Cellulitis is a skin infection characterized by redness, swelling, and pain. It is an infection of the deeper layers of the skin that is usually caused by a group A streptococcus and S. aureus in adults and Haemophilus influenzae type B in children less than 3 years of age.
The most reliable way of making a diagnosis of cellulitis is by recognizing the physical signs and symptoms, which include redness, warmth, swelling, and pain. Identifying the causative bacterial agent is difficult in most adult cases and is usually not attempted. Fever may be present. Patients with cellulitis usually have a preexisting lesion or wound.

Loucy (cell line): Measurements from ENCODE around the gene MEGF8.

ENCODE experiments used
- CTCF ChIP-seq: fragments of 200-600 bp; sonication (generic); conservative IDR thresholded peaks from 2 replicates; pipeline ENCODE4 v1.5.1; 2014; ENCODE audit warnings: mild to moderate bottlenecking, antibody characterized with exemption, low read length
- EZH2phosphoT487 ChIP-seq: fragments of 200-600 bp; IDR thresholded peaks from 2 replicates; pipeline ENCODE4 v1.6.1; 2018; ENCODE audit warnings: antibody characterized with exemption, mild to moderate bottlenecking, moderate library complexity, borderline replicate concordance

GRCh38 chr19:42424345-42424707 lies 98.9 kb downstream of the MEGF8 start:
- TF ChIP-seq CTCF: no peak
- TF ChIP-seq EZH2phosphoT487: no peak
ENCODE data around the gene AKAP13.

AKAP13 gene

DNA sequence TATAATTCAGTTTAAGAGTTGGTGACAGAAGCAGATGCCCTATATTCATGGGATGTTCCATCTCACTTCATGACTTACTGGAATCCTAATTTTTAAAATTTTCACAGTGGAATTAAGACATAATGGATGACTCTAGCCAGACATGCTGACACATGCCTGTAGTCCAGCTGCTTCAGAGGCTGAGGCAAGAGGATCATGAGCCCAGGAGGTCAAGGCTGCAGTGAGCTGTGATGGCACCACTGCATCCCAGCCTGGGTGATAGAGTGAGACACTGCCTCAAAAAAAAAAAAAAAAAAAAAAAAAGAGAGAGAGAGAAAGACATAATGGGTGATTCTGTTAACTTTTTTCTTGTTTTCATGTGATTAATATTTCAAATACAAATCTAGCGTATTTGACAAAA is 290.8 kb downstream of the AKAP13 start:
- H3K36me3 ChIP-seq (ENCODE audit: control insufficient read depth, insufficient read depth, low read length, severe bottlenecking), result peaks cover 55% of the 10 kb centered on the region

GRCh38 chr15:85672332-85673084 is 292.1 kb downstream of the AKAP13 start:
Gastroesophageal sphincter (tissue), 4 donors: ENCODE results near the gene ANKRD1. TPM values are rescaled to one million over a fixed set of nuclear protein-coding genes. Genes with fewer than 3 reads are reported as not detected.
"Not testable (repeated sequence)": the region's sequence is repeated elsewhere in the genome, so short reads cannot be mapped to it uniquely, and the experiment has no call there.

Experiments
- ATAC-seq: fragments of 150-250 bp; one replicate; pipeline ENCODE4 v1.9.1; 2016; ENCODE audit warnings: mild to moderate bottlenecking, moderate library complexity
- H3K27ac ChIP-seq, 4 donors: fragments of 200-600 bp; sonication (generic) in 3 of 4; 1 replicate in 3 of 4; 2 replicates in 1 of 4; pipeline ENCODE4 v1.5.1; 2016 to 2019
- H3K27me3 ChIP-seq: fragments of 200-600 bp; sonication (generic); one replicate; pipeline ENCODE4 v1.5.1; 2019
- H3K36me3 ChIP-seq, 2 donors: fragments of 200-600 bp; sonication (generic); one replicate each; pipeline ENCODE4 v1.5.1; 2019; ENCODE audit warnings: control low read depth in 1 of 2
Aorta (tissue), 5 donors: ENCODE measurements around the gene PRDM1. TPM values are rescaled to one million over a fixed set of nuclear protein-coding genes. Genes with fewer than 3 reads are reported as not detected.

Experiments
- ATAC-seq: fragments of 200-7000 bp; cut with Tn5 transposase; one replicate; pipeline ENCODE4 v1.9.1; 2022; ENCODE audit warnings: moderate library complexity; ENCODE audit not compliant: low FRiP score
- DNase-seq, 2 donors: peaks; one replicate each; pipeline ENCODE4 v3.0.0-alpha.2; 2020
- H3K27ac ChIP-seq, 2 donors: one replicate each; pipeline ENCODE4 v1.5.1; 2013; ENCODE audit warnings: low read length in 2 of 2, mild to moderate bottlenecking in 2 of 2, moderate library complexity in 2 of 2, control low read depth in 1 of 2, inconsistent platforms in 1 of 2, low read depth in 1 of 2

Due to the predictability of the involved organisms, empiric treatment with antibiotics aimed at staphylococcal and streptococcal organisms is appropriate in adults. Some choices of antibiotics include penicillin, cephalosporin or erythromycin. For more severe infections, intravenous antibiotics may be necessary.
In individuals with recurrent infections, prolonged antimicrobial prophylaxis is effective and safe. This therapy may be continued for months or years. An antimicrobial agent with activity against both streptococci and staphylococci is recommended.
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